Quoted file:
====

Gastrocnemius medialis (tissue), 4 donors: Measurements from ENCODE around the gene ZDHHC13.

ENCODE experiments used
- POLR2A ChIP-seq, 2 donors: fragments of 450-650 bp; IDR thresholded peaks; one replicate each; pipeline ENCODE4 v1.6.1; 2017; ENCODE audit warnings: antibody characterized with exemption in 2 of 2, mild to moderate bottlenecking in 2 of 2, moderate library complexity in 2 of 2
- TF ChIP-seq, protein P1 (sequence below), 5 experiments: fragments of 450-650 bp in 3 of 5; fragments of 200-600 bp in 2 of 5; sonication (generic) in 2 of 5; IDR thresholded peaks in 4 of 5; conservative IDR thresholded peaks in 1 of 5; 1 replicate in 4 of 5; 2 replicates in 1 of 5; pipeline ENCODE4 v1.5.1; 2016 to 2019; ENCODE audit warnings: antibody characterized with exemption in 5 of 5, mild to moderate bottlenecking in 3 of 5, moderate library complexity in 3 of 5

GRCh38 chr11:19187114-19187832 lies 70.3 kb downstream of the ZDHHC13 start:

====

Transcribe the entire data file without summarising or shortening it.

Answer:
Gastrocnemius medialis (tissue), 4 donors: Measurements from ENCODE around the gene ZDHHC13.

ENCODE experiments used
- POLR2A ChIP-seq, 2 donors: fragments of 450-650 bp; IDR thresholded peaks; one replicate each; pipeline ENCODE4 v1.6.1; 2017; ENCODE audit warnings: antibody characterized with exemption in 2 of 2, mild to moderate bottlenecking in 2 of 2, moderate library complexity in 2 of 2
- TF ChIP-seq, protein P1 (sequence below), 5 experiments: fragments of 450-650 bp in 3 of 5; fragments of 200-600 bp in 2 of 5; sonication (generic) in 2 of 5; IDR thresholded peaks in 4 of 5; conservative IDR thresholded peaks in 1 of 5; 1 replicate in 4 of 5; 2 replicates in 1 of 5; pipeline ENCODE4 v1.5.1; 2016 to 2019; ENCODE audit warnings: antibody characterized with exemption in 5 of 5, mild to moderate bottlenecking in 3 of 5, moderate library complexity in 3 of 5

GRCh38 chr11:19187114-19187832 lies 70.3 kb downstream of the ZDHHC13 start: